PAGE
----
Every so often, you read something that makes so much sense you wonder why you didn’t write it yourself. Recently, I have run into a couple of articles I wish I had written, and I’d like to highlight them with some additional thoughts.
GDP data: Scratching below the surface
The first, on GDP growth, comes from the evocatively named Urban Carmel, from his blog The Fat Pitch. I have written before about how we can draw very different conclusions depending on how we look at data. Mr. Carmel has done a wonderful job breaking out how, in fact, the recent GDP report is actually much better than it looks on the surface.
To summarize, the following chart, which shows the percentage change in GDP quarter on quarter, is what we’re hearing about in the press. And, frankly, it looks bad.
But if you look at GDP growth over the previous year, which is illustrated in the next chart, you can clearly see that growth has both increased over the past three years—and is approaching precrisis levels of 2006 and 2007. Both ways of looking at the data are valid, but using a longer-term analysis, rather than one highly variable data point, gives a much better picture of the results that matter.
I’ve been expressing this same sentiment in many ways, using different data, but this is an excellent illustration of exactly why I remain optimistic about the economy. Thank you, Mr. Carmel!
Wage growth: The effect of shadow labor supply
The second article that caught my attention came in an e-mail from the not nearly so evocatively named firm of Morgan Stanley. It included a graph that presented a very simple but useful characterization of the shadow labor supply.
The shadow labor supply refers to an ongoing debate about whether the declining labor participation rate is a structural change (i.e., the workers are gone for good) or a cyclical change (i.e., they might come back). This matters because if there are a lot of extra workers out there who are unaccounted for, wage growth will be depressed, which is what we have seen. How many excess workers there are will determine when—and whether—wages start to increase at a faster rate. It’s an important question.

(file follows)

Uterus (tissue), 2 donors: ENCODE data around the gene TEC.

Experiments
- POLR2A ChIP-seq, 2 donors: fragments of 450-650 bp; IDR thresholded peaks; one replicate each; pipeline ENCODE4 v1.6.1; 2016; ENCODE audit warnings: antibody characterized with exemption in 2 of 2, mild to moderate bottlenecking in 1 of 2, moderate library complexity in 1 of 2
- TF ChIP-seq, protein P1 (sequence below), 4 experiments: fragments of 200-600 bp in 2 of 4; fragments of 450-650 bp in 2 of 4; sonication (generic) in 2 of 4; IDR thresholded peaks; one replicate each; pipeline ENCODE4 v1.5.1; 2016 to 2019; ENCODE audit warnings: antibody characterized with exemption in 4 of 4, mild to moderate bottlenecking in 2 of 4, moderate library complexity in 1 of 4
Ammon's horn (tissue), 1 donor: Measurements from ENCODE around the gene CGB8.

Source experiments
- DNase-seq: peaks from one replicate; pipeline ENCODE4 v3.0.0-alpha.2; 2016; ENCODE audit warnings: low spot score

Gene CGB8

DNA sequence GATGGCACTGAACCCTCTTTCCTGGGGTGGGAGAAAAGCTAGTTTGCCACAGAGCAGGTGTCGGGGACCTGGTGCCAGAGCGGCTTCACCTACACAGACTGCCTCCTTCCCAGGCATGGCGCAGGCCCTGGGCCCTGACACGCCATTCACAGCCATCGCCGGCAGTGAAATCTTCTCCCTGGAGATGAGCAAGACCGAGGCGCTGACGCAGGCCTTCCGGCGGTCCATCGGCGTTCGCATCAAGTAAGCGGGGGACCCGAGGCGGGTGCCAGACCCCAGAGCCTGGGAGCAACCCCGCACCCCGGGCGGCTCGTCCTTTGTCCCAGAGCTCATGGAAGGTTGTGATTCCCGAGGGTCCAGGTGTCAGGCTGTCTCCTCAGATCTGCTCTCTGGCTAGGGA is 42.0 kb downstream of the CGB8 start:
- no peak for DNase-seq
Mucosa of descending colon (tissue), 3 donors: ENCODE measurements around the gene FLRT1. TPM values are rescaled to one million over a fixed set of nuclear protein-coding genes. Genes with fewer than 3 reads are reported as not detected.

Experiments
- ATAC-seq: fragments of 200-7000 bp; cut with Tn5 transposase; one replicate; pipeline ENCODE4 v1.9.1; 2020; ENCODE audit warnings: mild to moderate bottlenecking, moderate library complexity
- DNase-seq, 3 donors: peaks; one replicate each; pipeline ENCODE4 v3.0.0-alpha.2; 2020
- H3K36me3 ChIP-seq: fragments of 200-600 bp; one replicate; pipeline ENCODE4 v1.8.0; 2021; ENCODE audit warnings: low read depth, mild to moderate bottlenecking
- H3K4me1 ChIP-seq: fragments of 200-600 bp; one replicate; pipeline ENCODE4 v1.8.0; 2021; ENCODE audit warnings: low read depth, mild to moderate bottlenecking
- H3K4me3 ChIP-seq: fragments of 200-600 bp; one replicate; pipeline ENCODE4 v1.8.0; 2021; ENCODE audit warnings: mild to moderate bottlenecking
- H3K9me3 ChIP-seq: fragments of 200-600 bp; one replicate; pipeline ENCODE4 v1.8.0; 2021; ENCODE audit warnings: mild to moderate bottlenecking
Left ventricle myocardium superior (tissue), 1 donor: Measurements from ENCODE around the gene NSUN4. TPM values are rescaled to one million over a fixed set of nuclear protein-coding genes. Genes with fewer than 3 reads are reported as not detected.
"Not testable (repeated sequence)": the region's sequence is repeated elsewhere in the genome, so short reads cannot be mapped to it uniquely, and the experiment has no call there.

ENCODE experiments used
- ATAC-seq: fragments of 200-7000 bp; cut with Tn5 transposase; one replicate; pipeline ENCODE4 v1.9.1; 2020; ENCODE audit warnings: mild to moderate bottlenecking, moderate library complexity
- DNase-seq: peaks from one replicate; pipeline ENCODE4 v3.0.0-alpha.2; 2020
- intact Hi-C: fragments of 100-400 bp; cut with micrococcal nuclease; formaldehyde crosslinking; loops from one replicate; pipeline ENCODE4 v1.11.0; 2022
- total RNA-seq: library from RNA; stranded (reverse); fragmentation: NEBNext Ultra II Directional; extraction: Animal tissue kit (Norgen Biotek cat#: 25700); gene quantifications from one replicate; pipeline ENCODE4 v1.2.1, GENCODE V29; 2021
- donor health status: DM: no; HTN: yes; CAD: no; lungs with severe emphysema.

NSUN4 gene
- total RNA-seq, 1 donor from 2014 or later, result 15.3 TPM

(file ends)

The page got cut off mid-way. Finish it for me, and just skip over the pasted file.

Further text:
What the folks at Morgan Stanley did was to simply subtract the headline unemployment rate from the more inclusive underemployment rate (which includes those discouraged workers). They then compared that with growth in the employment cost index, which measures total wage and compensation costs. Below is a recreation of this graph.
As you can see, the difference between the underemployment rate and the unemployment rate is very consistent with the growth in employee compensation. This simple fact strongly suggests that the excess labor supply, which would indeed hold down compensation increases, is pretty well captured by that difference. This graph is a very reasonable negative response to those who say there is a vast reserve of discouraged workers not captured by existing statistics. Moreover, if employment continues to increase—and I believe it will—then we can expect worker compensation to increase as well, thus suggesting that another outstanding problem is on its way to being solved.
Thank you, Morgan Stanley! Overall, a very useful and enlightening analysis.